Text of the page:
AnswerID: 91119

Follow Up By: geocacher (djcache) - Monday, Jan 03, 2005 at 22:25

Monday, Jan 03, 2005 at 22:25
Most is true, if you have a look at the Glind or Twine sites you will see reference to some late model fourbies - I think Prado is one - which have a constant flow of hot water through the core and direct air flow for temp control.

The guys at Russell Guest 4wd were saying if you fit a shower in one of these you get an extra flow control valve (read tap) to put in the line to control flow. They suggested given the size of the tap a clamp on the hose or a set of wide jawed vice grips work just as well.

I made reference to the heater as, in most if not all cars, the heater is used to regulate the temperature - rather than the amount of time the aircon clutch is engaged which I think maybe what the original question was.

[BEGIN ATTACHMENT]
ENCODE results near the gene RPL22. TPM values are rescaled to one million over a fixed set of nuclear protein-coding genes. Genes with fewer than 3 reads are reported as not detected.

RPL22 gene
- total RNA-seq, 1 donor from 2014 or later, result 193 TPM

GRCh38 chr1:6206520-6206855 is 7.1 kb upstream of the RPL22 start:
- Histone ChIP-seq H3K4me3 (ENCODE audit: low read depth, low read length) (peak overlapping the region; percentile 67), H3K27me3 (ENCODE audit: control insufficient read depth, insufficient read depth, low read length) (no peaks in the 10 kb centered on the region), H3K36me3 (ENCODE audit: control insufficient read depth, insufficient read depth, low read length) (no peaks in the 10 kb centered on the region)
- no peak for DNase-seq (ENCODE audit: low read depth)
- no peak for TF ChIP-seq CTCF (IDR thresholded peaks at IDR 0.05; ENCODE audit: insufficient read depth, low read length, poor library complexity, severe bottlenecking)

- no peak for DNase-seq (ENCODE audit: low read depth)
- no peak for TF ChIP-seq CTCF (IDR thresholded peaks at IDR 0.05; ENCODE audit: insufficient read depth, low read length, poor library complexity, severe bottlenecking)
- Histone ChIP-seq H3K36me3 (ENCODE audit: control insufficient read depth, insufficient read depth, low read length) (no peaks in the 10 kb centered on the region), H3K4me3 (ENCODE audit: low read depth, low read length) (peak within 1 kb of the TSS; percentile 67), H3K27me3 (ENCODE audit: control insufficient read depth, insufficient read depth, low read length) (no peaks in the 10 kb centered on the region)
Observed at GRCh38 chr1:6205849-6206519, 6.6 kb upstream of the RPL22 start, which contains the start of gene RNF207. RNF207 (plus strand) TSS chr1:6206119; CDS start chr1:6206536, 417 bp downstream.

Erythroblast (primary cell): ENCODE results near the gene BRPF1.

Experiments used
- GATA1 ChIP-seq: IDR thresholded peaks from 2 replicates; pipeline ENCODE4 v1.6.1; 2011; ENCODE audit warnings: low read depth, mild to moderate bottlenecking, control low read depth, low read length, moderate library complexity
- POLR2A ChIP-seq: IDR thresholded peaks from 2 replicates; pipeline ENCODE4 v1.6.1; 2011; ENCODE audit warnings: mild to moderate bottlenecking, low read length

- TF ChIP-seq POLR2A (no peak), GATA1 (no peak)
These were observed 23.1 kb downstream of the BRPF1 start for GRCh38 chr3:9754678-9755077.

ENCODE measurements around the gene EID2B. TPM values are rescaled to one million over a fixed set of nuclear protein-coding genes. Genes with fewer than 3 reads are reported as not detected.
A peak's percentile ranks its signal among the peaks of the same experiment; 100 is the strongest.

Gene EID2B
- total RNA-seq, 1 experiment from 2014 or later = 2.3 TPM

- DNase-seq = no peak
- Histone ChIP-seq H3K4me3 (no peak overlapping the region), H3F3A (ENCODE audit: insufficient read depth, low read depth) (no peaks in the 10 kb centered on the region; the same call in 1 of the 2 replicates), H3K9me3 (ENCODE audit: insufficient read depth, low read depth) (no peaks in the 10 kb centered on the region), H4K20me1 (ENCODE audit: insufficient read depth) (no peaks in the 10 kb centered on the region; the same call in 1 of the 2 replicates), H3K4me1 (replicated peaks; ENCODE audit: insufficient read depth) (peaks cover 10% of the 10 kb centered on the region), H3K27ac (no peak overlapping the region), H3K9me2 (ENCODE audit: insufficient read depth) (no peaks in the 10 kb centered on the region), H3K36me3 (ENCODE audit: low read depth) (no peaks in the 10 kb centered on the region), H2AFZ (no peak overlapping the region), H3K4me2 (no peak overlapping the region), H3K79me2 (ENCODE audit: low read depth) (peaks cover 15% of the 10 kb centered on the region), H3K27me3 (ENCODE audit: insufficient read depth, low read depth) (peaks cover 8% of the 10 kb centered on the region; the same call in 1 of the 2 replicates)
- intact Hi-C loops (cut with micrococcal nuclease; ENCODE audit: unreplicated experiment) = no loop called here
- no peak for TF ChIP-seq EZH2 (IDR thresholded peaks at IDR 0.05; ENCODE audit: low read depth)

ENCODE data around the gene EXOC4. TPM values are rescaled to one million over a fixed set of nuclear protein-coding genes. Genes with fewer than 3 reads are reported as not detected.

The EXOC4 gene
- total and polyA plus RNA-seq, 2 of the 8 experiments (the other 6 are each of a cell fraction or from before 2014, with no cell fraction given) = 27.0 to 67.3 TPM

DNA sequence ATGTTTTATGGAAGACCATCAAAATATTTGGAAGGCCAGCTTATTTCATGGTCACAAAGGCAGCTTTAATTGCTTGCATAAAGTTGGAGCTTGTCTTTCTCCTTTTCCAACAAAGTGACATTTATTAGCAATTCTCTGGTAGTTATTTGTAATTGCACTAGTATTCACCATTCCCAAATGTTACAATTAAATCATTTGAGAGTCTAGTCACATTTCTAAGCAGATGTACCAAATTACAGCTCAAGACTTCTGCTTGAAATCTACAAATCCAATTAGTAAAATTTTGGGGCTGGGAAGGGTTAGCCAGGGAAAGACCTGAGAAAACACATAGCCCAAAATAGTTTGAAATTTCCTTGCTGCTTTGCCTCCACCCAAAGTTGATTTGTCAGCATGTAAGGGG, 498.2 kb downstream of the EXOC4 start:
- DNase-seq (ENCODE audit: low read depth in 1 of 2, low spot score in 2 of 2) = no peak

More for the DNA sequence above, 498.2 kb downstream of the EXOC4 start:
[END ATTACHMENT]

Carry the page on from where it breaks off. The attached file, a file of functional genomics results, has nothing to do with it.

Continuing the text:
Dave
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FollowupID: 349756

Reply By: Member - Brian (Gold Coast) - Tuesday, Jan 04, 2005 at 08:03

Tuesday, Jan 04, 2005 at 08:03
My understanding is on basic models a thermostat sensing evaporator coil temp (The COOLING element) cycles the compressor on/off. When you slide the temp control toward warmer settings the heat valve allows how water to pass thru the HEATING element to mix warm air with cold air. On cars with climate control/dual climate control, sensors either side of the car do a similar job to mix the hot/cold air to suit.

I am not an expert in this field, this is simply my understanding of it.... I may be wrong :-)
AnswerID: 91220

Reply By: Austravel - Tuesday, Jan 04, 2005 at 09:40

Tuesday, Jan 04, 2005 at 09:40